Phone Calls are Still Essential to Customer Service

Phone Calls are Still Essential to Customer serviceAs a customer, you have more options than ever when you want to contact a company. Non-voice channels such as email, chat, SMS and social media have been steadily growing in popularity. It’s natural to imagine that the plain ole’ phone call is past its prime, and declining in importance.

While it’s true that the channel mix is shifting, it would be wrong to conclude that phone calls are any less essential to customer service. Let’s review some recent industry data and see why.

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The Unique Power of a Voice Conversation

You can find many reports that count the percentage of “interactions” in a given channel and then draw conclusions from this data. There are a number of problems with counting “interactions” (see discussion here) but, more importantly, this data misses a key point: There is a unique quality to a live conversation with another person that is difficult to replace.

At an instinctive level, we know that a live agent conversation stands apart. When there is a tough issue to discuss, or an urgent matter, or when self-service options have led to a dead-end, we want to talk to another human to cut through it all.

Be wary of surveys that ask consumers “have you tried…?” or “do you ever…?” when it comes to assessing the importance of one channel over another. That data is interesting, to be sure; but can also be misleading. When you ask specifically how consumers resolve a problem results can be quite different.

Call Center Week’s most recent Customer Experience report surveyed consumers about a wide range of service options and concluded that “Live voice remains customers’ preferred communication channel”. You can download the report here. (We featured it in our list 4 Call Center Reports Worth Your Time last month.)

Some relevant excerpts:

“Whereas voice conversations lend themselves to covering deeper issues like blame, apologies and ‘make goods’ … digital channels like live chat, mobile SMS and social media are more inherently transactional…. [and] lower-touch channels, which means they are not particularly well-suited for complicated arguments.”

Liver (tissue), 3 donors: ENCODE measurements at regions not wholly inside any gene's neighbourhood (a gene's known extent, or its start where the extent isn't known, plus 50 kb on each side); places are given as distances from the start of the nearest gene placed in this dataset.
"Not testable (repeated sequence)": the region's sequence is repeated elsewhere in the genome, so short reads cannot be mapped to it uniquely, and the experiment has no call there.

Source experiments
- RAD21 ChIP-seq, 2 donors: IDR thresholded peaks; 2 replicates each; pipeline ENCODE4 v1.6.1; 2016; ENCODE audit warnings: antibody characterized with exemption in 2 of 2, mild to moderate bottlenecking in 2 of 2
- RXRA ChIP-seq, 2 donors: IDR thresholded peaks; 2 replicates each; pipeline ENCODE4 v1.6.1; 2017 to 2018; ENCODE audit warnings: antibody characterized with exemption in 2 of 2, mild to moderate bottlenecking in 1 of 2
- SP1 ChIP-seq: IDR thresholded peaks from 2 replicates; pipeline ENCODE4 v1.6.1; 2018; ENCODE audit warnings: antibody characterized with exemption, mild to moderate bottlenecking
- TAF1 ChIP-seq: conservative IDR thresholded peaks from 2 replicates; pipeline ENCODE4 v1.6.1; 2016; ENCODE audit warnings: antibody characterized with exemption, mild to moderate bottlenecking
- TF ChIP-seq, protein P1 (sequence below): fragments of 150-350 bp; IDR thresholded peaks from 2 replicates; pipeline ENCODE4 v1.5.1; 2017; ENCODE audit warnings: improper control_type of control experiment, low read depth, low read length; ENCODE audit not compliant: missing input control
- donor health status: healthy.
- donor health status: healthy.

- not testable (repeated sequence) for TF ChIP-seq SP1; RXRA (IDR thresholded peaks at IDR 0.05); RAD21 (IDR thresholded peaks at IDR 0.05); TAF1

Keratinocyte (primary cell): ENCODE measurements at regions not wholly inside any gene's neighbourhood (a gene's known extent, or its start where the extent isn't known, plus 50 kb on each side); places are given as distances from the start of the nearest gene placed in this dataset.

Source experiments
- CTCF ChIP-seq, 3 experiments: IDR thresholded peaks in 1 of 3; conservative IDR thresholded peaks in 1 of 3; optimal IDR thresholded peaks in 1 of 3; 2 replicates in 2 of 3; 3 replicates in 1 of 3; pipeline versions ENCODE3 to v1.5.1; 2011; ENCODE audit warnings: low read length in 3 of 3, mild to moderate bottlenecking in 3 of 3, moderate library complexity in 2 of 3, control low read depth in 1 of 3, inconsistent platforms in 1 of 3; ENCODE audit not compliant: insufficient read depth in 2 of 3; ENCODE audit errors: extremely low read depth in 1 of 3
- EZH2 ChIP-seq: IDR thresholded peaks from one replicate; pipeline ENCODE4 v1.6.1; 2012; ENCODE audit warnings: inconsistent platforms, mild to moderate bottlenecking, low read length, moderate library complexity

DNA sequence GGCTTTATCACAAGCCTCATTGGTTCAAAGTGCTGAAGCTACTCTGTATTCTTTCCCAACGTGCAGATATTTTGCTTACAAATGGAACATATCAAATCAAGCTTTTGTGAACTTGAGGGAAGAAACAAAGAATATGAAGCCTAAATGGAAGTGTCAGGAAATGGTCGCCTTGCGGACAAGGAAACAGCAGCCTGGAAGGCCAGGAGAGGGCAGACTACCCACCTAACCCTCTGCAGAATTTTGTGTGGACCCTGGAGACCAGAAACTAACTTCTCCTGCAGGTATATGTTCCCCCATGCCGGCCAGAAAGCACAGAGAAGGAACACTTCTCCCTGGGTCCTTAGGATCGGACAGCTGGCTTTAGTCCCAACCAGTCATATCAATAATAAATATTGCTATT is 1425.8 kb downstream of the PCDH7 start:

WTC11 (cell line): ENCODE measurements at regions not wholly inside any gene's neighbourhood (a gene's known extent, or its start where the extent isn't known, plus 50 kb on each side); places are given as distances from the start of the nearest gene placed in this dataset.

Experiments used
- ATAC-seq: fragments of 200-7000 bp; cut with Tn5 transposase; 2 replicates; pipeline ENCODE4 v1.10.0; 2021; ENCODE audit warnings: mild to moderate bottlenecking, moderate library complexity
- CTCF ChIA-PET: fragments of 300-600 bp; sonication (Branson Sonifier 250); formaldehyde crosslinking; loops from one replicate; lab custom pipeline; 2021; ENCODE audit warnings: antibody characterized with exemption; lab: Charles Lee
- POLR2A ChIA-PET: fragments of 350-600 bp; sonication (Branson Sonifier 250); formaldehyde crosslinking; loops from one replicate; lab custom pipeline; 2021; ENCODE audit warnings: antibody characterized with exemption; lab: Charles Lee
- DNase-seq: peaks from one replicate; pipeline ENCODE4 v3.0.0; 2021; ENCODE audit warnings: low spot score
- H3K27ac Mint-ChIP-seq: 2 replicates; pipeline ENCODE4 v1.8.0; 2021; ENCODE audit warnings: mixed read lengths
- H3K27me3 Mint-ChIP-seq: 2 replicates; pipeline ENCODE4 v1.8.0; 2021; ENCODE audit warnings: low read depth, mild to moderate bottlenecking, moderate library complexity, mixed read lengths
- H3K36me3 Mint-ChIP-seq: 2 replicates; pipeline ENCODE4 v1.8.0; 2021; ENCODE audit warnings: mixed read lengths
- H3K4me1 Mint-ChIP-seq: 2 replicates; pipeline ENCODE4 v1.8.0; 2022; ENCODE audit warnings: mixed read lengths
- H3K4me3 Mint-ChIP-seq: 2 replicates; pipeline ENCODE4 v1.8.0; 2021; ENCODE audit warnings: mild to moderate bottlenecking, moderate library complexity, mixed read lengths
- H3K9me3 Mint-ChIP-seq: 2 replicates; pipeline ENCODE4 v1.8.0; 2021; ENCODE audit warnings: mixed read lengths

“Customers, it turns out, actually prefer live voice conversations to other forms of engagement. 37% would choose phone conversations with a live agent… [followed by] email (18%), in-person (17%) and live chat (15%).”

Why Do People Call?

Given the huge popularity of messaging and social media, why do people still want to pick up the phone to call a company? The chart below is based on data from that same Call Center Week report.

 

Why Call a Company

 

ContactBabel put it well in a recent report: “Telephony [is] by far the largest inbound interaction channel. It has ubiquity, is a real-time two-way channel that is able to cover many different topics, and if queue length is reasonable, has one of the quickest speeds of response of any channel, despite popular perceptions. … [It] is in the process of reinventing itself as the channel of choice for lengthy, important or complex interactions.”

The Changing Nature of Calls

Dimension Data reports that “Phone volumes have dropped by 17% since 2015”. At first it may seem that this is contradictory to the paragraphs above, but what’s happening is that the nature of calls being handled is changing.

As self-serve options got more effective (and more popular), easy transaction (confirming a reservation, tracking a package, etc.) shifted away from the call center. The interactions that remained were the tougher ones. Thus the calls that do end up in the call center are more complex and contentious.

So, yes, there are a fewer number calls. But they are, on average, longer. This probably explains, in part, why the number of call center agents continues to grow.

The Bottom Line

Everyone wants to solve the “multi-channel” puzzle: Which channels of company-consumer communication are important and where should companies invest their time and energy? That’s THE question in our industry. As you can above, the case is strong that the phone channel remains essential to an effective customer service operation.

What should companies do to maintain the quality of that channel, while keeping up in this multi-channel era? The best advice is to build a habit of watching your customers, competitors and leading companies for new communication channels, assessing the fit with your business, and constantly experimenting to see what works.


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